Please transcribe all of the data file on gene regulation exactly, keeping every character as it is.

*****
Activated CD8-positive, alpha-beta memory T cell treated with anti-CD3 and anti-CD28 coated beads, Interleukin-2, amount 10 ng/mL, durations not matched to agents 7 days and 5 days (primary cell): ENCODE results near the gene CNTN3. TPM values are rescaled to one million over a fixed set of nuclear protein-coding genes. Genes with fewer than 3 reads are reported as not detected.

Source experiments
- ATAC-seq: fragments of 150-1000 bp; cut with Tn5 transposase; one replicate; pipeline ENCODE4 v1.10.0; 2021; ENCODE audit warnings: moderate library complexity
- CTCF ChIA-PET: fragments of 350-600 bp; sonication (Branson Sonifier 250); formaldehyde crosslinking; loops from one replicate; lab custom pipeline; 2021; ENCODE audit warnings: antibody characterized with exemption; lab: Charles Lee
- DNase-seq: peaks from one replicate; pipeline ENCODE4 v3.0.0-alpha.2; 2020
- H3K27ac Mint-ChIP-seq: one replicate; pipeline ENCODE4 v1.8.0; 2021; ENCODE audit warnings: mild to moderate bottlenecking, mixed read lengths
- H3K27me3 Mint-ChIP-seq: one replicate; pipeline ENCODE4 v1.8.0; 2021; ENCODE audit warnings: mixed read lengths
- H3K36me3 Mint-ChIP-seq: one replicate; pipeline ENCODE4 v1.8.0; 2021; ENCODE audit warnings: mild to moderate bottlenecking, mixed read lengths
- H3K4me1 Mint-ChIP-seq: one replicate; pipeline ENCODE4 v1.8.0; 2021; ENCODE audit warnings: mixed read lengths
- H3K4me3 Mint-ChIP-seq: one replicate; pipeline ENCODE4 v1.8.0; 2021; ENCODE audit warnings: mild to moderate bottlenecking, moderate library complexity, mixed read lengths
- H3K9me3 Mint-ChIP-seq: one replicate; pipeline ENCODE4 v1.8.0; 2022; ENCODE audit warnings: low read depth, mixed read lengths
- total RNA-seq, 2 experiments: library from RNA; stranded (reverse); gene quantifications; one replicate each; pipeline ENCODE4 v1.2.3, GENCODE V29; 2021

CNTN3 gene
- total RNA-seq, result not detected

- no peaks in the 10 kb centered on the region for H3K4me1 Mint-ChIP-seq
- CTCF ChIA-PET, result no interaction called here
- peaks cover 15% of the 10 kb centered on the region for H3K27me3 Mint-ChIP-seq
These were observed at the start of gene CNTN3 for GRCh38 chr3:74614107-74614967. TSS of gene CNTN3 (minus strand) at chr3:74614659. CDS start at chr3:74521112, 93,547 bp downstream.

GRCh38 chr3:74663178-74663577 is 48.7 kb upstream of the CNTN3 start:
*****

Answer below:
Activated CD8-positive, alpha-beta memory T cell treated with anti-CD3 and anti-CD28 coated beads, Interleukin-2, amount 10 ng/mL, durations not matched to agents 7 days and 5 days (primary cell): ENCODE results near the gene CNTN3. TPM values are rescaled to one million over a fixed set of nuclear protein-coding genes. Genes with fewer than 3 reads are reported as not detected.

Source experiments
- ATAC-seq: fragments of 150-1000 bp; cut with Tn5 transposase; one replicate; pipeline ENCODE4 v1.10.0; 2021; ENCODE audit warnings: moderate library complexity
- CTCF ChIA-PET: fragments of 350-600 bp; sonication (Branson Sonifier 250); formaldehyde crosslinking; loops from one replicate; lab custom pipeline; 2021; ENCODE audit warnings: antibody characterized with exemption; lab: Charles Lee
- DNase-seq: peaks from one replicate; pipeline ENCODE4 v3.0.0-alpha.2; 2020
- H3K27ac Mint-ChIP-seq: one replicate; pipeline ENCODE4 v1.8.0; 2021; ENCODE audit warnings: mild to moderate bottlenecking, mixed read lengths
- H3K27me3 Mint-ChIP-seq: one replicate; pipeline ENCODE4 v1.8.0; 2021; ENCODE audit warnings: mixed read lengths
- H3K36me3 Mint-ChIP-seq: one replicate; pipeline ENCODE4 v1.8.0; 2021; ENCODE audit warnings: mild to moderate bottlenecking, mixed read lengths
- H3K4me1 Mint-ChIP-seq: one replicate; pipeline ENCODE4 v1.8.0; 2021; ENCODE audit warnings: mixed read lengths
- H3K4me3 Mint-ChIP-seq: one replicate; pipeline ENCODE4 v1.8.0; 2021; ENCODE audit warnings: mild to moderate bottlenecking, moderate library complexity, mixed read lengths
- H3K9me3 Mint-ChIP-seq: one replicate; pipeline ENCODE4 v1.8.0; 2022; ENCODE audit warnings: low read depth, mixed read lengths
- total RNA-seq, 2 experiments: library from RNA; stranded (reverse); gene quantifications; one replicate each; pipeline ENCODE4 v1.2.3, GENCODE V29; 2021

CNTN3 gene
- total RNA-seq, result not detected

- no peaks in the 10 kb centered on the region for H3K4me1 Mint-ChIP-seq
- CTCF ChIA-PET, result no interaction called here
- peaks cover 15% of the 10 kb centered on the region for H3K27me3 Mint-ChIP-seq
These were observed at the start of gene CNTN3 for GRCh38 chr3:74614107-74614967. TSS of gene CNTN3 (minus strand) at chr3:74614659. CDS start at chr3:74521112, 93,547 bp downstream.

GRCh38 chr3:74663178-74663577 is 48.7 kb upstream of the CNTN3 start: